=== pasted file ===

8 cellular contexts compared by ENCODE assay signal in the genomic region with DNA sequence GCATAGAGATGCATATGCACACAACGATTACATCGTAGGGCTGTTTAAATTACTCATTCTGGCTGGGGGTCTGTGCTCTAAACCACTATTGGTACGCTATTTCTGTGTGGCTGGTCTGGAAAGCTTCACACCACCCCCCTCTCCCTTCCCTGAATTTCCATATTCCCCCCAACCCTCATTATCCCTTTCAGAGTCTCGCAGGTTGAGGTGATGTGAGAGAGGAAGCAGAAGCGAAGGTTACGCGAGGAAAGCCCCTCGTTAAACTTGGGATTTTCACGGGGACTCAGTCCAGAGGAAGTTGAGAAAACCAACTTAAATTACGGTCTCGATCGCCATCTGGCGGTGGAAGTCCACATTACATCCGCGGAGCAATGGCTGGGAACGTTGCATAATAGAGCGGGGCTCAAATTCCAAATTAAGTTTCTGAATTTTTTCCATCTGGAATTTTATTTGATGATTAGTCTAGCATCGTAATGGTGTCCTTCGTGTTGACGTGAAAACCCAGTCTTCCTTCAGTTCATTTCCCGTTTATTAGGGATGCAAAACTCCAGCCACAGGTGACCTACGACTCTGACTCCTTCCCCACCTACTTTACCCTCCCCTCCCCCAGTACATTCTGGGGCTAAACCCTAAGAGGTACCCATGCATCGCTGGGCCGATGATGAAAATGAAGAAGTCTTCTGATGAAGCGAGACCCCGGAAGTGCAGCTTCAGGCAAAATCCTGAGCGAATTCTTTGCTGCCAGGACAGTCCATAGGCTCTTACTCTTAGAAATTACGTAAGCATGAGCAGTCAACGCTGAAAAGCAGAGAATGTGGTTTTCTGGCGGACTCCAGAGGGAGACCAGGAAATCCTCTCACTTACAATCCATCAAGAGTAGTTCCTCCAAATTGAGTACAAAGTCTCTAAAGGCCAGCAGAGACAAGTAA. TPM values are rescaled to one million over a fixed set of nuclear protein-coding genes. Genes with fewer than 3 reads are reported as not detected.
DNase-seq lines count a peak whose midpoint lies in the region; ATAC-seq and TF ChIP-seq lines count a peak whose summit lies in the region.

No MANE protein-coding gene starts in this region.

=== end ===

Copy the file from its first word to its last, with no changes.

8 cellular contexts compared by ENCODE assay signal in the genomic region with DNA sequence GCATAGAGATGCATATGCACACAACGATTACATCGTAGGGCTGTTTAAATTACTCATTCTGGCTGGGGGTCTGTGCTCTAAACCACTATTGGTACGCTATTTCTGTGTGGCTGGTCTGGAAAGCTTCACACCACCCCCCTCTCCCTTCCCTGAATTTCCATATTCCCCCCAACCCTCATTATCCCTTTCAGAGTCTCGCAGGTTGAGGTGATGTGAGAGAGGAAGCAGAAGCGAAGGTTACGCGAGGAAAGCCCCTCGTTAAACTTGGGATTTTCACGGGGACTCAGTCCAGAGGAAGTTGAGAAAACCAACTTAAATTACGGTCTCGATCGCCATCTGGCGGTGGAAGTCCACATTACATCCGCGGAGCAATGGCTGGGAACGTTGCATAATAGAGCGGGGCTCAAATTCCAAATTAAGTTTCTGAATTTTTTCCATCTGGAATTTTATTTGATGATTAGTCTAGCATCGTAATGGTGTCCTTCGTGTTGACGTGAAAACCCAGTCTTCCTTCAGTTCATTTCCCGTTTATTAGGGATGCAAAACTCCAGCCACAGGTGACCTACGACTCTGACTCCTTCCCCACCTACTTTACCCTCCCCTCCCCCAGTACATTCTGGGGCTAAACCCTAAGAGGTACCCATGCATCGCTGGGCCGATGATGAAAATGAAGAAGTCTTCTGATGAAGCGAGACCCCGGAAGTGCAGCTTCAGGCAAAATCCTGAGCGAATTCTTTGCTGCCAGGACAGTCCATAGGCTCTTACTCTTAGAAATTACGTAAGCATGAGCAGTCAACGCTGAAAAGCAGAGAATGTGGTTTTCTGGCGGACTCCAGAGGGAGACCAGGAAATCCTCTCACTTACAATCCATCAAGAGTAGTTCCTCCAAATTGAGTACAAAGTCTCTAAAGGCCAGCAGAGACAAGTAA. TPM values are rescaled to one million over a fixed set of nuclear protein-coding genes. Genes with fewer than 3 reads are reported as not detected.
DNase-seq lines count a peak whose midpoint lies in the region; ATAC-seq and TF ChIP-seq lines count a peak whose summit lies in the region.

No MANE protein-coding gene starts in this region.